House of Commons Hansard #17 of the 39th Parliament, 2nd Session. (The original version is on Parliament's site.) The word of the day was vote.

Topics

Manufacturing Sector
Oral Questions

2:35 p.m.

Macleod
Alberta

Conservative

Ted Menzies Parliamentary Secretary to the Minister of Finance

Mr. Speaker, it would not be the habit of this government to interfere with the Bank of Canada. It is completely separate from this government and we would never suggest that we would do that.

We need to remember that jobs are very important to the economy in this country. We all understand the seriousness when people are losing jobs. There are many other factors, such as the value of the Canadian dollar vis-à-vis the American dollar. There are a lot of other factors involved besides Bank of Canada money rates.

Manufacturing Sector
Oral Questions

2:35 p.m.

Bloc

Paul Crête Montmagny—L'Islet—Kamouraska—Rivière-du-Loup, QC

Mr. Speaker, the minister says that he does not want to interfere in monetary policy. Yet, in the debate over a single currency for the Americas, he stated that we have to keep the Canadian dollar in order to retain control over our monetary policy. He cannot have it both ways. It is paradoxical, to say the least.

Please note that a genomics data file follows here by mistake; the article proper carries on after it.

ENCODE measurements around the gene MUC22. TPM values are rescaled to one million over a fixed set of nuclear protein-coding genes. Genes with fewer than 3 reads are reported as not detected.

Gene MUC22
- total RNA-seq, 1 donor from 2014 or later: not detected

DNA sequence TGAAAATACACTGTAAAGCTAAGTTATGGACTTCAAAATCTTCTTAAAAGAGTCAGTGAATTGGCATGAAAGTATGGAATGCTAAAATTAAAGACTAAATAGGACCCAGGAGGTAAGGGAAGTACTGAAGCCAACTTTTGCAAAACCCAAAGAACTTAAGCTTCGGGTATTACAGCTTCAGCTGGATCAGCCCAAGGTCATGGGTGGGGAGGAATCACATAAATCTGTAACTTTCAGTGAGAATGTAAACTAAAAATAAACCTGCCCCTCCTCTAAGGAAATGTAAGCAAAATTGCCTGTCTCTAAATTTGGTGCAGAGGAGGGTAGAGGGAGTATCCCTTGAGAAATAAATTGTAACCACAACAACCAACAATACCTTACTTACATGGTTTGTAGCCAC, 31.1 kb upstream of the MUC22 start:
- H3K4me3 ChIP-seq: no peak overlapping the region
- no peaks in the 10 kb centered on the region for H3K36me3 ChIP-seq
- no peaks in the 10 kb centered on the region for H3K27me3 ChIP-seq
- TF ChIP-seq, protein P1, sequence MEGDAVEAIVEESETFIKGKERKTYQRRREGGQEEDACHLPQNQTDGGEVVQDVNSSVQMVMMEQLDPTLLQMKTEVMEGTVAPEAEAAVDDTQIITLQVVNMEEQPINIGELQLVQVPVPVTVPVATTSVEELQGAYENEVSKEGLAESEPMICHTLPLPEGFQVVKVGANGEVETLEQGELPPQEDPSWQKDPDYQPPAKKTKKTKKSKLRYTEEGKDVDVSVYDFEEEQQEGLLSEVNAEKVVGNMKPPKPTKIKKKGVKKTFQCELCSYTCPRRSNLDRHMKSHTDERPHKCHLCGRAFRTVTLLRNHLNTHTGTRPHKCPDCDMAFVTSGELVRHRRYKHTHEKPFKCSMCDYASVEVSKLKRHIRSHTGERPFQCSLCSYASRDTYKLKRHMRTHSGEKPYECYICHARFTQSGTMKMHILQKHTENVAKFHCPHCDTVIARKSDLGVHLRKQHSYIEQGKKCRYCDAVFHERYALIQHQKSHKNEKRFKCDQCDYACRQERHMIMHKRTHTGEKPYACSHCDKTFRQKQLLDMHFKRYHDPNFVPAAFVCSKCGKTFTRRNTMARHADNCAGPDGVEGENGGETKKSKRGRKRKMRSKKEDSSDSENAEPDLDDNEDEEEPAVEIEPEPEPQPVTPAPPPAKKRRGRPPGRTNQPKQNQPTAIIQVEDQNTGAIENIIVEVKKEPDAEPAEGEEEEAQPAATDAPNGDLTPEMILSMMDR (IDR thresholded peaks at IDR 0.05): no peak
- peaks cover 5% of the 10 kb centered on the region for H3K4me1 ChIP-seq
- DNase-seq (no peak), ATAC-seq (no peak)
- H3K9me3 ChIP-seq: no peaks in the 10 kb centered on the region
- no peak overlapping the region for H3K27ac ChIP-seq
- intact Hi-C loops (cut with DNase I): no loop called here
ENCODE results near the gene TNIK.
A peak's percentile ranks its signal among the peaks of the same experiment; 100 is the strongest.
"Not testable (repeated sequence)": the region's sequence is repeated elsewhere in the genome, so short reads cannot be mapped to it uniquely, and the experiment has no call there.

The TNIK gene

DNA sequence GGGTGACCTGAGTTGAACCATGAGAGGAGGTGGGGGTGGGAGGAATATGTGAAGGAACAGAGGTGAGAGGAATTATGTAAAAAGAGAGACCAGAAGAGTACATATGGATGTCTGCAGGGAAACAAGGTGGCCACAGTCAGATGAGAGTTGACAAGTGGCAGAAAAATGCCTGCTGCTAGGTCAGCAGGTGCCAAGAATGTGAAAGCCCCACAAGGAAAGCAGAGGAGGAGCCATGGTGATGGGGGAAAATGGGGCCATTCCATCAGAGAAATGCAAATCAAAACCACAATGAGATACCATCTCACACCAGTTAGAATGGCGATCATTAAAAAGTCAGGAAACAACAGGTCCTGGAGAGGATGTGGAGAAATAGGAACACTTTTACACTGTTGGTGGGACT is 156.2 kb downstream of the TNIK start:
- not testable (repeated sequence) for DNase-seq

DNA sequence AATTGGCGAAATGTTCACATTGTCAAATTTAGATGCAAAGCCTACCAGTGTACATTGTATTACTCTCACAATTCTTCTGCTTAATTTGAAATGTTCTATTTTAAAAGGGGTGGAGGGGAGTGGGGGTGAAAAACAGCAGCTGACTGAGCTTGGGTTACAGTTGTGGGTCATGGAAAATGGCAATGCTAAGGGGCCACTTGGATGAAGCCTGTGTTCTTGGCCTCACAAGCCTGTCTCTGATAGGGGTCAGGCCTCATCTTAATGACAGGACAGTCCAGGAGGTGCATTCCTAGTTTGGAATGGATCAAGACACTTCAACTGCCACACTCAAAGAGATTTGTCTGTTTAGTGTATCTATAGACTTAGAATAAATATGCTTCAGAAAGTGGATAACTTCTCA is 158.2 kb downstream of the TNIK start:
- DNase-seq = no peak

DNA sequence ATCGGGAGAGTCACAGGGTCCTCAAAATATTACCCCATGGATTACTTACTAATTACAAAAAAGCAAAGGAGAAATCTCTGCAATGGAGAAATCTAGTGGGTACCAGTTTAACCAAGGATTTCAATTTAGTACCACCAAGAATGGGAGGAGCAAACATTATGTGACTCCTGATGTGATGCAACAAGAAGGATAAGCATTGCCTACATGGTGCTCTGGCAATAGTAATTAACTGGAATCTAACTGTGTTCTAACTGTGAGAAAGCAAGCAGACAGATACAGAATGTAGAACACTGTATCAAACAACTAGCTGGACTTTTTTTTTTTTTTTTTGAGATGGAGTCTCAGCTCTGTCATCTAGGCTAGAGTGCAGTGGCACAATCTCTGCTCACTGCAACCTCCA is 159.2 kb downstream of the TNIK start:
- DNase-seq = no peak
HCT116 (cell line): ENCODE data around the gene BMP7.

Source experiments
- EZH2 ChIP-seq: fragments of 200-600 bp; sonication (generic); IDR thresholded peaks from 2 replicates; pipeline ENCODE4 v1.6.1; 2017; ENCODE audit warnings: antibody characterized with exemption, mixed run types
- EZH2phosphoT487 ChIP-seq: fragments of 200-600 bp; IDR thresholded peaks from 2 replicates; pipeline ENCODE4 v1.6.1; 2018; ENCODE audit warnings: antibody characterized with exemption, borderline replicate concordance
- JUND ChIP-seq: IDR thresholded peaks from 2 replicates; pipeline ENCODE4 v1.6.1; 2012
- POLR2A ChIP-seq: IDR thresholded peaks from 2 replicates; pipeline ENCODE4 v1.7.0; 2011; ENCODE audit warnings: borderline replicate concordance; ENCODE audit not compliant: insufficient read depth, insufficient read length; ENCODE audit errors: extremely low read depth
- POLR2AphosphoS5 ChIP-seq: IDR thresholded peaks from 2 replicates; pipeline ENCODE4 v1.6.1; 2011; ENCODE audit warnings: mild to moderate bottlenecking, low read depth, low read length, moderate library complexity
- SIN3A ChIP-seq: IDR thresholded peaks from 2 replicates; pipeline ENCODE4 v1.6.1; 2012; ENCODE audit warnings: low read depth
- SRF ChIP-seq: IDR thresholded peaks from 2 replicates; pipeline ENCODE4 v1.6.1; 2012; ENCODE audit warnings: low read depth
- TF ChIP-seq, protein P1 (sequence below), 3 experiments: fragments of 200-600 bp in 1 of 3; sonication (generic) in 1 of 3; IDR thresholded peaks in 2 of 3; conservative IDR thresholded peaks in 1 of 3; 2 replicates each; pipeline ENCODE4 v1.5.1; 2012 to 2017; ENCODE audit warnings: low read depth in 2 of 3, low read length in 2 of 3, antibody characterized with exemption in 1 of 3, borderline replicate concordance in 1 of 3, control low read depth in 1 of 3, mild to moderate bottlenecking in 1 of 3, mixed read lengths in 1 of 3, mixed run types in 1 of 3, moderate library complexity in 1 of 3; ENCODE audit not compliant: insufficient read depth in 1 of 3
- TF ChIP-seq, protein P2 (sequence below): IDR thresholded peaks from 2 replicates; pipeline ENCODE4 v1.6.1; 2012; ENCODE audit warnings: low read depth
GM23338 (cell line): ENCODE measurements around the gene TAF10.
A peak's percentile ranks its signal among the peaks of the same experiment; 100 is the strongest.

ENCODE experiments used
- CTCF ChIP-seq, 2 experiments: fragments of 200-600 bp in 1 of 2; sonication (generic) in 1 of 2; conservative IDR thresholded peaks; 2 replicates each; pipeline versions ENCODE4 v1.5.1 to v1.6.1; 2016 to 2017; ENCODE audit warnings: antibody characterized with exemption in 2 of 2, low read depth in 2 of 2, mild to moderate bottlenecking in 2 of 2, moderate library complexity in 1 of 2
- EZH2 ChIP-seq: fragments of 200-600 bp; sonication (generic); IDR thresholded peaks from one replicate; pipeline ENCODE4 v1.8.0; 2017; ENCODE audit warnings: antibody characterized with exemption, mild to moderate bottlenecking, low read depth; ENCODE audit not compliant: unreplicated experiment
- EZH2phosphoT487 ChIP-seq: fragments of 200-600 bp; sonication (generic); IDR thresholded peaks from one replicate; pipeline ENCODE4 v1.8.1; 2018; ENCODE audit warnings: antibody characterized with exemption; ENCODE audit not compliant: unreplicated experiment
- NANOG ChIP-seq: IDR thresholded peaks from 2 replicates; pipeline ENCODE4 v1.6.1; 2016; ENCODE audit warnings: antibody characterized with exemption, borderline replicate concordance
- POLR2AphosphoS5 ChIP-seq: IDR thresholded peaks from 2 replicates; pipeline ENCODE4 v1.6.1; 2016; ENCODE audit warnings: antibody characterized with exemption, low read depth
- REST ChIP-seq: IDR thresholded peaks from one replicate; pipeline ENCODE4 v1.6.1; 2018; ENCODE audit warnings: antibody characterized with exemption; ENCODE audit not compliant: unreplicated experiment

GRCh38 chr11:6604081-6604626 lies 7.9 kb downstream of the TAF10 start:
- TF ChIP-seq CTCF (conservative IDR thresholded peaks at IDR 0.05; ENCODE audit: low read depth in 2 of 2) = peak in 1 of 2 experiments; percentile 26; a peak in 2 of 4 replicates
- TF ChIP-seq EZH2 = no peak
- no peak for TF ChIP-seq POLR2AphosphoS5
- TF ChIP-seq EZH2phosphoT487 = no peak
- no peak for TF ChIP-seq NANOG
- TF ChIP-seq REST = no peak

The Minister of Finance controls the tools that can help the manufacturing sector. When will he hurry up and implement the Standing Committee on Industry, Science and Technology's fiscal recommendations, such as refundable tax credits for research and development and loan guarantees? The time for the government to act is now. Quebec's manufacturing sector is going downhill quickly.

Manufacturing Sector
Oral Questions

2:35 p.m.

Macleod
Alberta

Conservative

Ted Menzies Parliamentary Secretary to the Minister of Finance

Mr. Speaker, if the hon. member had actually read the budget as well as the economic statement, there were a number of measures put in both of those pieces that will stimulate the economy, that will stimulate industry. We have reduced income tax rates for corporations. We have reduced personal income tax rates. We have put in an accelerated capital cost allowance for corporations to invest in machinery to help stimulate their business, to increase the job opportunities for Canadians.

Government Contracts
Oral Questions

2:40 p.m.

Liberal

Todd Russell Labrador, NL

Mr. Speaker, the defence minister worked for Mr. Schreiber at Thyssen on the Bear Head project in Cape Breton. That is the project Mr. Mulroney allegedly offered to lobby to move to Quebec for a $300,000 stash of cash. Former Mulroney staffer, Fred Doucet, is also a key broker in this affair. He set up the Harrington Lake tea time and tried to create a paper trail to cover the tracks. The same Fred Doucet is now registered to lobby the defence minister on seven major procurement projects.